Tavern


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TAVERN. A place of entertainment; a house kept up for the accommodation of strangers.
     2. These are regulated by various local laws. For the liabilities of tavern keepers, Vide Story on Bailm. art. 7; 2 Kent, Com. 458; 12 Mod. 487; Jones' Bailm. 94; 1 Bl. Com. 430; 1 Roll. Ab. 3, F; Bac. Ab. Inn, &c.; 1 Bouv. Inst. 1015, et seq.; and the articles Inn; Innkeeper.

A Law Dictionary, Adapted to the Constitution and Laws of the United States. By John Bouvier. Published 1856.
References in classic literature ?
2 is the door that comes out into that little close alley between the tavern and the old rattle trap of a brick store.
Meanwhile, in the tavern itself, wine and gaming offered such a powerful diversion to the ideas which occupied the vagabonds' lair that evening, that it would have been difficult to divine from the remarks of the drinkers, what was the matter in hand.
All the time he was jerking out these phrases he was stumping up and down the tavern on his crutch, slapping tables with his hand, and giving such a show of excitement as would have convinced an Old Bailey judge or a Bow Street runner.
As to the manner in which he (or they) obtained access to the roof of the tavern, it is to be remarked that the third house, lower down in the street, was empty, and under repair--that a long ladder was left by the workmen, leading from the pavement to the top of the house-- and that, on returning to their work, on the morning of the 27th, the men found the plank which they had tied to the ladder, to prevent anyone from using it in their absence, removed, and lying on the ground.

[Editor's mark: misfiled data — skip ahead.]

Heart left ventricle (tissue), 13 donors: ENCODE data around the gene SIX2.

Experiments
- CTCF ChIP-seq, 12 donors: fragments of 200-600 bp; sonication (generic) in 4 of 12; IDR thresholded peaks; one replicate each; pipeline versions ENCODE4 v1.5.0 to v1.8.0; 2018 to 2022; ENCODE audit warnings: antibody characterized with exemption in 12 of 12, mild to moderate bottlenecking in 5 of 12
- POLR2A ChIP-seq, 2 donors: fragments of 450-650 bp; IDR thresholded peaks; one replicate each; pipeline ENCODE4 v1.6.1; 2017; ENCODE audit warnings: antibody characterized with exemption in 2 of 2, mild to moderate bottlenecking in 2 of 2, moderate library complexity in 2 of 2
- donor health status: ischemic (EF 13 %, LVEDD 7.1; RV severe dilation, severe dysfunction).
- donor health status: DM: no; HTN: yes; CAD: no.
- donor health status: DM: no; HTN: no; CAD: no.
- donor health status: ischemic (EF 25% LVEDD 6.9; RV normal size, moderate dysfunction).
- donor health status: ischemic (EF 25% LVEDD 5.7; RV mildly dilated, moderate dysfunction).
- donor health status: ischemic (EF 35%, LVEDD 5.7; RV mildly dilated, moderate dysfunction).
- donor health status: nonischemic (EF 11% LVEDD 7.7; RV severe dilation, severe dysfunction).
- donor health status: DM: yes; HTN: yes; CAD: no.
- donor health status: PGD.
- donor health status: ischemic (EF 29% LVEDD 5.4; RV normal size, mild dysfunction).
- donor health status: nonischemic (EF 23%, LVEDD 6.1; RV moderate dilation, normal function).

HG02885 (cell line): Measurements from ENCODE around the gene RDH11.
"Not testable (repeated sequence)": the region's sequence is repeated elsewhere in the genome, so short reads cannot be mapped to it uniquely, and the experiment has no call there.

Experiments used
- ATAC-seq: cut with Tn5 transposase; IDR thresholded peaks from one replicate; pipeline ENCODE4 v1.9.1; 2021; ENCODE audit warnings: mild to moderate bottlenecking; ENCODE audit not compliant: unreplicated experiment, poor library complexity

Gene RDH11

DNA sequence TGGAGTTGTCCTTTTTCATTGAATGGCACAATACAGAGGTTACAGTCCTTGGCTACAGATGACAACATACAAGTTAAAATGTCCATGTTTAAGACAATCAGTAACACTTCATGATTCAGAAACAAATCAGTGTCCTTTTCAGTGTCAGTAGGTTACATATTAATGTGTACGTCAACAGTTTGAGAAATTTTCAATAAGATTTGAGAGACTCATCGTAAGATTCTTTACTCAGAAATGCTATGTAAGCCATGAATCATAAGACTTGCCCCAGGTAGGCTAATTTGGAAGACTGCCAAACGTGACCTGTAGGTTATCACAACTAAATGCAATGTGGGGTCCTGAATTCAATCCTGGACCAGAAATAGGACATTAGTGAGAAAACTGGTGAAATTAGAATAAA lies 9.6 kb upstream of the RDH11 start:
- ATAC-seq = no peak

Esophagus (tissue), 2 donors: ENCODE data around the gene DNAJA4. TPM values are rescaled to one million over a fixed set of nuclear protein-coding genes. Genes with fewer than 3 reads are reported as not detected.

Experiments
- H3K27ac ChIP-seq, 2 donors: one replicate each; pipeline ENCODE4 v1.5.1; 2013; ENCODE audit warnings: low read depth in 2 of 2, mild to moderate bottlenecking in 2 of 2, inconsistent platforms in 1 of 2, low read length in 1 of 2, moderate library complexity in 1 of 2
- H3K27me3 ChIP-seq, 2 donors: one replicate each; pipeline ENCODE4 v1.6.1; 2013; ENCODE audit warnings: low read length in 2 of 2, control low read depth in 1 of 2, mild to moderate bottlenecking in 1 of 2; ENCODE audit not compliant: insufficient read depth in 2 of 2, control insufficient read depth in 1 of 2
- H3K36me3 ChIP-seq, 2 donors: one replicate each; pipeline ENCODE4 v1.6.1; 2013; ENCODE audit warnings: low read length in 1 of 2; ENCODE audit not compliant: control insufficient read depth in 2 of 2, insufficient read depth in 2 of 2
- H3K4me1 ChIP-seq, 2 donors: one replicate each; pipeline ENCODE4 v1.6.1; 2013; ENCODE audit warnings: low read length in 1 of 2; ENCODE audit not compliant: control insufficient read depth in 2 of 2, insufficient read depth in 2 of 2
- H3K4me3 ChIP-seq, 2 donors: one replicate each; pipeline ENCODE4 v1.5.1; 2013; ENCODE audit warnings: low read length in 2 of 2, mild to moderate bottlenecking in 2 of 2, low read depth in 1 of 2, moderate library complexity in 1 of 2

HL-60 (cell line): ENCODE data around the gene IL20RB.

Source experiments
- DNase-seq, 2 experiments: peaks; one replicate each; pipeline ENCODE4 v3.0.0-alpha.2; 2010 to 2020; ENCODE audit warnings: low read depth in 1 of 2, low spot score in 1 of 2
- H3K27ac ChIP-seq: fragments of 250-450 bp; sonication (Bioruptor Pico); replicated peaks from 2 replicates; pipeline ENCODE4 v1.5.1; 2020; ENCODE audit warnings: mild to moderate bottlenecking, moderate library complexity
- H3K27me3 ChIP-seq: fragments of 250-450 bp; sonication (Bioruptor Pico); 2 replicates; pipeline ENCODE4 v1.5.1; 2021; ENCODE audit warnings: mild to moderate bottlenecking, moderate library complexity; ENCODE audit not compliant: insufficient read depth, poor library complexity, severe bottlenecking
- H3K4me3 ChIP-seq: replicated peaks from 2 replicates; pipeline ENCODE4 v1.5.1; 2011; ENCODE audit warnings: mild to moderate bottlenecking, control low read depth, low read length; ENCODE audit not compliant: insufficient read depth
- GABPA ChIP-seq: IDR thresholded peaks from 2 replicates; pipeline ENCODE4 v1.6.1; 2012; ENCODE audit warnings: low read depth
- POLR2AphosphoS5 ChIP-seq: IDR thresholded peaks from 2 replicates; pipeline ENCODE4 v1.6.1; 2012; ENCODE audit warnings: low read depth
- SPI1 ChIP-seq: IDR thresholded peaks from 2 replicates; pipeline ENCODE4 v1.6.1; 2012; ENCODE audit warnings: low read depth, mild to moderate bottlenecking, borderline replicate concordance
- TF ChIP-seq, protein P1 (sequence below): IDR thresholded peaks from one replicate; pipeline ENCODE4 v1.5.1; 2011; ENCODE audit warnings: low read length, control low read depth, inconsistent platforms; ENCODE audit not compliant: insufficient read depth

Then coming up to me, he asked me to return with him to the tavern; but I positively refused, saying, I would not bring myself a second time into such a dilemma, and especially as he had lost all his money and was now in my own condition.
What with telling the news for the public good, and driving bargains for his own, Dominicus was so much delayed on the road that he chose to put up at a tavern, about five miles short of Parker's Falls.
When he had gone, taking his wife with him, and had settled down with her in their covered cart, the officers lay down in the tavern, covering themselves with their wet cloaks, but they did not sleep for a long time; now they exchanged remarks, recalling the doctor's uneasiness and his wife's delight, now they ran out into the porch and reported what was taking place in the covered trap.
There were few people at the time in the tavern. Besides the two drunken men he had met on the steps, a group consisting of about five men and a girl with a concertina had gone out at the same time.
Stay and take your money, else you will never be able to pay your reckoning at the tavern!"
He perceived in the tavern a pert boy between twelve and fifteen years of age whom he fancied he had seen not twenty minutes before under the guise of a chorister.
One evening, after due preparation, he took Philip and Lawson to a tavern situated in Beak Street, remarkable not only in itself and for its history--it had memories of eighteenth-century glories which excited the romantic imagination--but for its snuff, which was the best in London, and above all for its punch.
A THIEF hired a room in a tavern and stayed a while in the hope of stealing something which should enable him to pay his reckoning.